Furthermore, the Commission held that Colombia violated the right to freedom of expression of the members of the U.P. by having subjected them to “constant terror and anxiety in the context of an extermination that took place over a very long period and with an alarming figure of thousands of victims.” [para. 294] The Commission also emphasized that “through actions perpetrated by State agents, a stigmatization of U.P. members was consolidated to exclude them from the democratic game, thus affecting their political rights and their freedom of expression and assembly.” [para. 323] Also, the Commission noted that these events affected members and militants of the U.P. and their families, which in many cases included children.

The Commission also argued that the judicial investigations carried out in Colombia about the human rights violations of U.P. members and leaders have been insufficient and were not conducted within a reasonable period, and therefore held that Colombia violated its duty to investigate, the right to judicial guarantees (article 8), and the right to judicial protection (article 25) of the Convention. In addition, it requested that Colombia be held responsible for the violation of the obligations established in Article 1.b of the Inter-American Convention on The Forced Disappearance of Persons, and Articles 1, 6, and 8 of the Inter-American Convention to Prevent and Punish Torture.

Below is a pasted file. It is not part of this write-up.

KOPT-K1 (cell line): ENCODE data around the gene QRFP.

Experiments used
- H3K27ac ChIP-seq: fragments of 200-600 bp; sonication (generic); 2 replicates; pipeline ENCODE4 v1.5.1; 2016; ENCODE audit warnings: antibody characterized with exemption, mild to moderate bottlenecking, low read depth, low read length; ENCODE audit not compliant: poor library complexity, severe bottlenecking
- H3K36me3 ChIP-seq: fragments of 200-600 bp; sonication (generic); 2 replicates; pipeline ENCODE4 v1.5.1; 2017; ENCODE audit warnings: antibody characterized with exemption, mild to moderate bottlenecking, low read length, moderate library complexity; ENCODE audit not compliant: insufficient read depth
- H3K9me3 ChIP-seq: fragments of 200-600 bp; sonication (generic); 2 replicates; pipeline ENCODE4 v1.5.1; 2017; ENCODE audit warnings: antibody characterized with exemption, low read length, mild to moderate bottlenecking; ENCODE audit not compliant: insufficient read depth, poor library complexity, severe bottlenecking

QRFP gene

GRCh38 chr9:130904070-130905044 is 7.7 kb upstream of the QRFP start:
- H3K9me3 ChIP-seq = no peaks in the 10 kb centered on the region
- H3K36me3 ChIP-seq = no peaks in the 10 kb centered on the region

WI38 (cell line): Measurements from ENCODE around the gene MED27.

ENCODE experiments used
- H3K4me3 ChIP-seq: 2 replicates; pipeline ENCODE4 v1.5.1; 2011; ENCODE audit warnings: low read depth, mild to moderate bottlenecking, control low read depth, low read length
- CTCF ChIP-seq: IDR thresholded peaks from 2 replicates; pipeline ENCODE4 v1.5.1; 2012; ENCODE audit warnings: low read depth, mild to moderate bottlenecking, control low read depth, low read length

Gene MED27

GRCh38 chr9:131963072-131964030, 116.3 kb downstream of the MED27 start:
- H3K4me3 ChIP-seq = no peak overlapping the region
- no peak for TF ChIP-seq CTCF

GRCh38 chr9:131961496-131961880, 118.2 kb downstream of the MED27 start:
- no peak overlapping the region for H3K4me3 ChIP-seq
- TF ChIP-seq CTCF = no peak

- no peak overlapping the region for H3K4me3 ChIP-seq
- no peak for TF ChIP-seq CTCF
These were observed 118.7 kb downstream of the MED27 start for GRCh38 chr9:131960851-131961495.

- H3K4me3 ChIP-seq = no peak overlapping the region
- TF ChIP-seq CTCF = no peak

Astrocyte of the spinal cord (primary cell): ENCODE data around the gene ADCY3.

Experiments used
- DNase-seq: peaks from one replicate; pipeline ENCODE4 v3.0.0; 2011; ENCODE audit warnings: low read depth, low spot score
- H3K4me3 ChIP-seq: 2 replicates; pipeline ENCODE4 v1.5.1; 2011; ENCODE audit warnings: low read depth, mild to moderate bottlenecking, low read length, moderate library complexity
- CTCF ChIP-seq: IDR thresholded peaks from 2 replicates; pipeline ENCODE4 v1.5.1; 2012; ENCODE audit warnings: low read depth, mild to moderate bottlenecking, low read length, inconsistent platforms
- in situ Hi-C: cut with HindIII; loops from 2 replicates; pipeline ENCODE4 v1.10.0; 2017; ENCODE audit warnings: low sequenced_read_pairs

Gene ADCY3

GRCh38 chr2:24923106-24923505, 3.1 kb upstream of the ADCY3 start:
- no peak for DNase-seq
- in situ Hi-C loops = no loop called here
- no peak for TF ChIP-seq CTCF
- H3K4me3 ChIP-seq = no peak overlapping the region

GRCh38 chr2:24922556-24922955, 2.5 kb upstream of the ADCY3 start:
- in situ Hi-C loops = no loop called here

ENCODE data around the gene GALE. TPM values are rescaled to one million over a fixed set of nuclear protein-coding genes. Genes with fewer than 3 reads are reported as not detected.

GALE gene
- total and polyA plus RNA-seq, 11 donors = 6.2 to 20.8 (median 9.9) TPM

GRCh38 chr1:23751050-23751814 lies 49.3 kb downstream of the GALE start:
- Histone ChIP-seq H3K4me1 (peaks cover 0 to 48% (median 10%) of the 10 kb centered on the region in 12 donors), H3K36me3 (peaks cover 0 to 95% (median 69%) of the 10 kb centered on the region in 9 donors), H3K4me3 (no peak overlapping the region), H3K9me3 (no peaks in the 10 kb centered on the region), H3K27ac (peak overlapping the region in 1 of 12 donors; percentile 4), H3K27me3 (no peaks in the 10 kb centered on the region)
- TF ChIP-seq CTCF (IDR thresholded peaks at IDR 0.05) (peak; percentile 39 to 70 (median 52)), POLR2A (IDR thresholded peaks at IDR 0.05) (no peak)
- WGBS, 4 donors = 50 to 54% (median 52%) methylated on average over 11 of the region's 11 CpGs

[1] https://www.oas.org/es/cidh/decisiones/corte/2018/11227FondoEs.pdf


Decision Overview

The Inter-American Court of Human Rights had to analyze whether Colombia was internationally responsible for violating the rights to juridical personality, life, humane treatment, personal liberty, a fair trial, honor and dignity, freedom of expression, freedom of association, rights of the child, freedom of movement and residence, political rights, equality and non-discrimination, judicial guarantees and judicial protection, of the American Convention on Human Rights, to the detriment of the members and militants of the political party U. P.—who were subjected to various acts of violence over a long period.

The Inter-American Commission argued that Colombia carried out a systematic extermination plan against members and militants of the U.P. for over two decades and throughout the country. On this point, the Commission explained that this extermination was carried out through various violations of the human rights of the victims in the case, including threats, attacks, acts of stigmatization, persecution, forced displacement, torture, extrajudicial executions, assassinations, forced disappearances massacres, among others. In turn, the Commission argued that Colombia not only violated its duty to prevent, under the Convention, but also infringed its obligation to respect the rights of the victims—since public authorities allowed the extermination of the U.P. political party to take place, through cooperation, tolerance, and acquiescence.

For its part, Colombia acknowledged its international responsibility for violating its obligation to guarantee or prevent violations to the rights provided for in Articles 4, 5, 3, 7, 13, 16, 16, 22, 23, 8, and 25 of the American Convention on Human Rights, to the detriment of the victims in the case. However, Colombia argued that it did not fail to comply with its obligation to “respect” these rights under article 1.1 of the Convention because there was no acquiescence, tolerance, or collaboration on the part of the government in the human rights violations suffered by the victims. Furthermore, Colombia emphasized that it did not deliberately fail in its duty to investigate, judge, and punish those responsible, but rather that it has a transitional justice model that is investigating the facts.